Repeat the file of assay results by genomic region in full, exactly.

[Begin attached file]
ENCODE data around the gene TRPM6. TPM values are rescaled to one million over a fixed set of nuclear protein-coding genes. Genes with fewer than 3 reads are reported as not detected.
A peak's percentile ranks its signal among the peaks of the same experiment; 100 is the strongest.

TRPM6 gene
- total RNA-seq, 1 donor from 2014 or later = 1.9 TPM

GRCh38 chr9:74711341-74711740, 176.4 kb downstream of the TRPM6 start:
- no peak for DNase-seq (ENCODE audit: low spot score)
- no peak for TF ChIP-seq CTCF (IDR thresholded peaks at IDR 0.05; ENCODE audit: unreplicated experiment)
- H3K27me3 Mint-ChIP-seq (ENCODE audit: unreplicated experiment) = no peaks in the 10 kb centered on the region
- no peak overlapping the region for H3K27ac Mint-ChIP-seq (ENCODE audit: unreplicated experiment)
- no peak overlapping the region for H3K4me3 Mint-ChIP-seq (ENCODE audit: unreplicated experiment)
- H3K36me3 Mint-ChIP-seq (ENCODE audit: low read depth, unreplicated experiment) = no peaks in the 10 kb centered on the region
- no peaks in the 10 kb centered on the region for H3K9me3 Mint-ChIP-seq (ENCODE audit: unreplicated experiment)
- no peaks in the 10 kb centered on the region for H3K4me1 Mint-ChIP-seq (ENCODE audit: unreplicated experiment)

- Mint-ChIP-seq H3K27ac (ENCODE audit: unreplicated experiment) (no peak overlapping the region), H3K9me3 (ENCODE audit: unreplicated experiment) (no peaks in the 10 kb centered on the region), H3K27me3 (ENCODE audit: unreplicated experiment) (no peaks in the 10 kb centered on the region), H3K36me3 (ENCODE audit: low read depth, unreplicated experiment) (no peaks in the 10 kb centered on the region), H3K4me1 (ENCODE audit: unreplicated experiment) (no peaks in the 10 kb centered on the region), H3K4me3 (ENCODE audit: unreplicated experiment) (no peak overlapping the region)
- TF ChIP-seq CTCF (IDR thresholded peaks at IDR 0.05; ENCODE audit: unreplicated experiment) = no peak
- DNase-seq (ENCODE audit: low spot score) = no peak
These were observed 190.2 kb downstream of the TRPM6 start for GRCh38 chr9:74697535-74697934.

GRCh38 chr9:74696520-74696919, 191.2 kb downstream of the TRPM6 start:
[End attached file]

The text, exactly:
ENCODE data around the gene TRPM6. TPM values are rescaled to one million over a fixed set of nuclear protein-coding genes. Genes with fewer than 3 reads are reported as not detected.
A peak's percentile ranks its signal among the peaks of the same experiment; 100 is the strongest.

TRPM6 gene
- total RNA-seq, 1 donor from 2014 or later = 1.9 TPM

GRCh38 chr9:74711341-74711740, 176.4 kb downstream of the TRPM6 start:
- no peak for DNase-seq (ENCODE audit: low spot score)
- no peak for TF ChIP-seq CTCF (IDR thresholded peaks at IDR 0.05; ENCODE audit: unreplicated experiment)
- H3K27me3 Mint-ChIP-seq (ENCODE audit: unreplicated experiment) = no peaks in the 10 kb centered on the region
- no peak overlapping the region for H3K27ac Mint-ChIP-seq (ENCODE audit: unreplicated experiment)
- no peak overlapping the region for H3K4me3 Mint-ChIP-seq (ENCODE audit: unreplicated experiment)
- H3K36me3 Mint-ChIP-seq (ENCODE audit: low read depth, unreplicated experiment) = no peaks in the 10 kb centered on the region
- no peaks in the 10 kb centered on the region for H3K9me3 Mint-ChIP-seq (ENCODE audit: unreplicated experiment)
- no peaks in the 10 kb centered on the region for H3K4me1 Mint-ChIP-seq (ENCODE audit: unreplicated experiment)

- Mint-ChIP-seq H3K27ac (ENCODE audit: unreplicated experiment) (no peak overlapping the region), H3K9me3 (ENCODE audit: unreplicated experiment) (no peaks in the 10 kb centered on the region), H3K27me3 (ENCODE audit: unreplicated experiment) (no peaks in the 10 kb centered on the region), H3K36me3 (ENCODE audit: low read depth, unreplicated experiment) (no peaks in the 10 kb centered on the region), H3K4me1 (ENCODE audit: unreplicated experiment) (no peaks in the 10 kb centered on the region), H3K4me3 (ENCODE audit: unreplicated experiment) (no peak overlapping the region)
- TF ChIP-seq CTCF (IDR thresholded peaks at IDR 0.05; ENCODE audit: unreplicated experiment) = no peak
- DNase-seq (ENCODE audit: low spot score) = no peak
These were observed 190.2 kb downstream of the TRPM6 start for GRCh38 chr9:74697535-74697934.

GRCh38 chr9:74696520-74696919, 191.2 kb downstream of the TRPM6 start: